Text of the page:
Winter Mountaineering Course Details

Who is the course suitable for?

Our 3 Winter Mountaineering Course is designed specifically for outdoor enthusiasts with some experience in the winter mountains who now want to progress onto graded winter climbs.  It is also ideal if you want to learn some of the skills to operate on easier mountaineering itineraries in the Alps or Greater ranges (although please bear in mind that this is not an Alpine preparation course). 

The course is suitable for adults of all ages and we are happy to have participants as young as 16 (although under 18’s need to be accompanied by a parent or legal guardian).

 

What is the format of the course?

We ask clients to arrive the evening before the course starts if possible (full joining details will be sent with your booking confirmation).  The next morning we’ll meet the team, check equipment and the weather forecast before heading off to a suitable venue to start our adventure.

To make the best use of the weather and conditions the delivery of the course content is kept as flexible as possible.  However, the following course outline gives a fairly typical programme.

The first day of the course will be spent revising key winter skills before focusing on more advanced techniques on days 2 and 3.  

Day 1 will focus on

Selecting suitable equipment for winter use

Revision of efficient footwork in winter

Use of ice axe/ ice axe arrest

Use of crampons/ movement techniques

Avalanche awareness and avoidance

Information on winter weather and navigation

Days 2 & 3 then focus on the skills for movement on more technical terrain.  These skills will be covered during mountain journeys which will allow us, depending on conditions, to ‘tick off’ some classic Scottish routes.  Typical examples include Ledge Route (Ben Nevis),  Broad Gully or Dorsal Arete (Stob Coire nan Lochan), Fiaciall Ridge (Coire an t'Sneachda) and the Aonach Eagach Ridge (Glencoe).  

Techniques covered will include

Selecting suitable technical equipment for winter mountaineering

Ropework for efficient movement on easier technical terrain.

Ropework for use on steeper terrain

Snow and ice belays

Placing rock and ice protection and building belays

Dealing with emergencies (including emergency evacuation and shelters)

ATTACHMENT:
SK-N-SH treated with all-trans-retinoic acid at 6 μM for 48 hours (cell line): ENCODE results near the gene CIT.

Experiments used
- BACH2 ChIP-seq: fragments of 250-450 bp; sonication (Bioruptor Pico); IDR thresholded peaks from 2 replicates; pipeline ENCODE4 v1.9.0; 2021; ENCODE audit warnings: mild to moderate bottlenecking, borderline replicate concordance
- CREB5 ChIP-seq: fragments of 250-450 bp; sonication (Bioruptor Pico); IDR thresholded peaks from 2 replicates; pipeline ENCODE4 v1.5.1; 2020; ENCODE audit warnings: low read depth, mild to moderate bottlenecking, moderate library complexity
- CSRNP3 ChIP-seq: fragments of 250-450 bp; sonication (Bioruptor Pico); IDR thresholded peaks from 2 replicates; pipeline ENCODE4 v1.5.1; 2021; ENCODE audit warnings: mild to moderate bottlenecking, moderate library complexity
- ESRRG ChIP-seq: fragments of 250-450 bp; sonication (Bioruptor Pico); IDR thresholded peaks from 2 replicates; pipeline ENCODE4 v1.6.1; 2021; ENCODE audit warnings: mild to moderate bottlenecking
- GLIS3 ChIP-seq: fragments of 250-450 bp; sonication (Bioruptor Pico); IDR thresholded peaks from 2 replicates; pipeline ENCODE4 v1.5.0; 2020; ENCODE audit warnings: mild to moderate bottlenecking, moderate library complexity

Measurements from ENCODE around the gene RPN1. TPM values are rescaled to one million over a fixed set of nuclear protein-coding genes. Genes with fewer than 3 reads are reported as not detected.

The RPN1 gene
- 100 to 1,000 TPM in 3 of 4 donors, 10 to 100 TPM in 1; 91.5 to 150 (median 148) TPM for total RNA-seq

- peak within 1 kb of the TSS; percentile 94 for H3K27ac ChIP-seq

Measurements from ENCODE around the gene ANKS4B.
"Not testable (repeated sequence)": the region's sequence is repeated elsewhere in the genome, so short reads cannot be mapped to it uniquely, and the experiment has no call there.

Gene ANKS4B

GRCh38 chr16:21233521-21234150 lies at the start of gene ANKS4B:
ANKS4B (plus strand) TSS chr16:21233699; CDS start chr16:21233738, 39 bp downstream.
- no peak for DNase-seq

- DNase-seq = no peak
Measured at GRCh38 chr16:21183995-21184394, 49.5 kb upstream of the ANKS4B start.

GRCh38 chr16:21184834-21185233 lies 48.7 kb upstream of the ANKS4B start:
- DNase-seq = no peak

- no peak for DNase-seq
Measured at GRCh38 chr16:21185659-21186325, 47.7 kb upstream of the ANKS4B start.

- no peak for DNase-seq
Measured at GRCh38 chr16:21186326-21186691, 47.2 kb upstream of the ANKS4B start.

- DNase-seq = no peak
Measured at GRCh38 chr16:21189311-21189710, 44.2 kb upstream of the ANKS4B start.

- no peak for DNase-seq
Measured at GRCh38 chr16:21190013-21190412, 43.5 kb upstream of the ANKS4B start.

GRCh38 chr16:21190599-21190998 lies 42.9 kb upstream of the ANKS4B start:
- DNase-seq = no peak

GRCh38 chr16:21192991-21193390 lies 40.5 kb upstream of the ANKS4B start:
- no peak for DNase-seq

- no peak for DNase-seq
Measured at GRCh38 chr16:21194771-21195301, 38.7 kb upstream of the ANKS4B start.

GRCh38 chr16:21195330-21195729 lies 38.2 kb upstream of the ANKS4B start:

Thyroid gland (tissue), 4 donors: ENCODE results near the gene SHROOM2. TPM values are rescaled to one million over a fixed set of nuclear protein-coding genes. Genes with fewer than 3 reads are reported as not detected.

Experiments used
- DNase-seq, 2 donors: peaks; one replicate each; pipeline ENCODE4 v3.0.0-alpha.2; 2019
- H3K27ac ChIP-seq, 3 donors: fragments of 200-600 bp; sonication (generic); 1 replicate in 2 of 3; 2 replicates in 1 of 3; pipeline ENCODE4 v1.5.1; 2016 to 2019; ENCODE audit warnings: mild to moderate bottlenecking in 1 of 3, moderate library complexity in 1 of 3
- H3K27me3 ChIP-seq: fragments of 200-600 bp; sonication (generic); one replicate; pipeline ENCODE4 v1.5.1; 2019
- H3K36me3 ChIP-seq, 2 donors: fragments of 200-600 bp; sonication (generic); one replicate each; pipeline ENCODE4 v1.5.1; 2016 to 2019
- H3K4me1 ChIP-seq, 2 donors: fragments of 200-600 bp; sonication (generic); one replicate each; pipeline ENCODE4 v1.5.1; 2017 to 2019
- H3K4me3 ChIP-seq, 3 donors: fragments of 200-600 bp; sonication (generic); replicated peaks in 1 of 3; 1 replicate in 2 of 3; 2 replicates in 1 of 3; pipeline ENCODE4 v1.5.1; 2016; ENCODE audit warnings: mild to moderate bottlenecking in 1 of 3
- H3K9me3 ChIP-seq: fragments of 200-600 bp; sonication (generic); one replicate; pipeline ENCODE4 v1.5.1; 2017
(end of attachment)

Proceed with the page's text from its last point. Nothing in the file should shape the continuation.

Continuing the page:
Descending safely from winter routes

In the evenings we usually meet for an informal lecture to support the information given during the day.  Typical topics include avalanche avoidance, cold injuries and hypothermia, emergency winter shelters or further training on winter navigation. 

 

How fit do I need to be?

Continuous days in the winter mountains requires good fitness levels.  If you can walk uphill for 2 or 3 hours at a sensible pace with a few short rests and repeat this over several days then you should be fit enough.  A typical winter day will see us out in the mountains for 8 hours or more.   

 

Where is the course based?

All our winter courses are based from our comfortable valley base at Inchree which is near Fort William in the heart of the Western Highlands.  We use the west coast of Scotland because there’s a wide range of venues, the most stunning winter scenery and the most reliable winter weather.  Infact, you can’t get a better location for winter activities as a short drive gives us access to many world famous venues such as Ben Nevis and Glencoe while we still have the Cairngorms within driving distance.

 

How do I get there?  

Getting to the Highlands is easier than you might think.  It is well served by road and there are several options for public transport.  We have a dedicated travel information page that can be accessed here.

 

Accommodation

We have comfortable and convenient accommodation available for course participants and we prefer clients to stay with us.  However, we don’t include this in the course cost to give you as much choice as possible and some clients prefer to make their own arrangements.  Full details on our winter accommodation is available on own dedicated page here.

 

Who will be looking after me?

At Peak Mountaineering we pride ourselves on the quality of our instructors and our excellent reputation.  The instructor that leads your day will be fully qualified and fully insured.  They will be also be one of our close knit instructor team and personally known to us.  We only use instructors who know the area well so they can ensure you get the most from your day.  

Having said all that, we know that the views of past clients are probably your best guide to the quality of our provision.  Please take the time to read the independent reviews clients have left before you book.  

 

What do I need to bring?

We can provide all the technical equipment including ice axes, crampons, harnesses and helmets (although you are welcome to bring your own if you have them).  Unlike some providers we provide these completely free of charge (more details on our policy arehere).  We also have boot hire facilities available if you don’t have suitable footwear.  Infact, all you will need to bring is suitable clothing and a rucksack to carry everything in.  Full details about the equipment you’ll need and our boot hire option are available on our winter kit list here

 

Other benefits for Peak Mountaineering customers

We have negotiated some great discounts with a selection of retailers for all course participants.  Full details will be sent with your joining details but you also can have a look at what’s available here.

Finally…..Although we have already got a web page of frequently asked questions there are so many different aspects to winter that we felt a selection of frequently asked questions about winter courses might help you. Of course, if you need any other information don’t hesitate to give us a call on 01433 620283 or use our contact us page.